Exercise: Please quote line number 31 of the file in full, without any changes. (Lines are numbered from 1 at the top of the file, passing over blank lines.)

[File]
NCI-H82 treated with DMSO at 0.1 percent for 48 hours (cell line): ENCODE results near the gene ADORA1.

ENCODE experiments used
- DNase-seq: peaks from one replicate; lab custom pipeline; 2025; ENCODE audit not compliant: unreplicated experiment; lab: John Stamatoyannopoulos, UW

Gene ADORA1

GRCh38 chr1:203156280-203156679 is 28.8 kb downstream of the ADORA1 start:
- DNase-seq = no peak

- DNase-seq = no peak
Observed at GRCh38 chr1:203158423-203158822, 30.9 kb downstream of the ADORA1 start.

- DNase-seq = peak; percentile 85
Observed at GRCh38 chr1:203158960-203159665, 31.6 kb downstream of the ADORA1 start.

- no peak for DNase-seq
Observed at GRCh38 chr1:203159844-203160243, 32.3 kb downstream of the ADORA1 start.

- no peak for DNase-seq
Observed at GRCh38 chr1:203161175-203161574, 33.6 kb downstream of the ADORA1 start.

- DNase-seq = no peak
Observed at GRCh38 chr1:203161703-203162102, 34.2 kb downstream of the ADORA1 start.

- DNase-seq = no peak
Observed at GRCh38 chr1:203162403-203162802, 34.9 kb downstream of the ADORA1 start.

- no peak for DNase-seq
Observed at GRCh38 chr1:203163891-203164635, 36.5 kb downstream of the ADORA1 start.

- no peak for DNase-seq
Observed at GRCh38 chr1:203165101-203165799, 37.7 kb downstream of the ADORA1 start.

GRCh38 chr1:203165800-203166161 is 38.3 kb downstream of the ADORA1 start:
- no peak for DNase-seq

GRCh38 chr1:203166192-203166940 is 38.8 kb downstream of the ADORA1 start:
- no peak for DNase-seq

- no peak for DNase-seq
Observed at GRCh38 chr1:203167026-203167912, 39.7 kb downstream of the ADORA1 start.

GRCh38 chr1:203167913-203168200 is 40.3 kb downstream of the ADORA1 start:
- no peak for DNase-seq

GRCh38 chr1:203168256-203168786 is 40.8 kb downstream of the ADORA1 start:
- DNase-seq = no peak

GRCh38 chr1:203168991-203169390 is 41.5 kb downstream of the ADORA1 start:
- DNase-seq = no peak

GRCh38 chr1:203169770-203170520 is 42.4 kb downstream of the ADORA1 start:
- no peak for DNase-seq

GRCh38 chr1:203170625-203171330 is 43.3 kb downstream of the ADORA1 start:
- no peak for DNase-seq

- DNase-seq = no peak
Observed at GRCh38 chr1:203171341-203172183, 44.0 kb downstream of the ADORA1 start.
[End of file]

GRCh38 chr1:203168256-203168786 is 40.8 kb downstream of the ADORA1 start: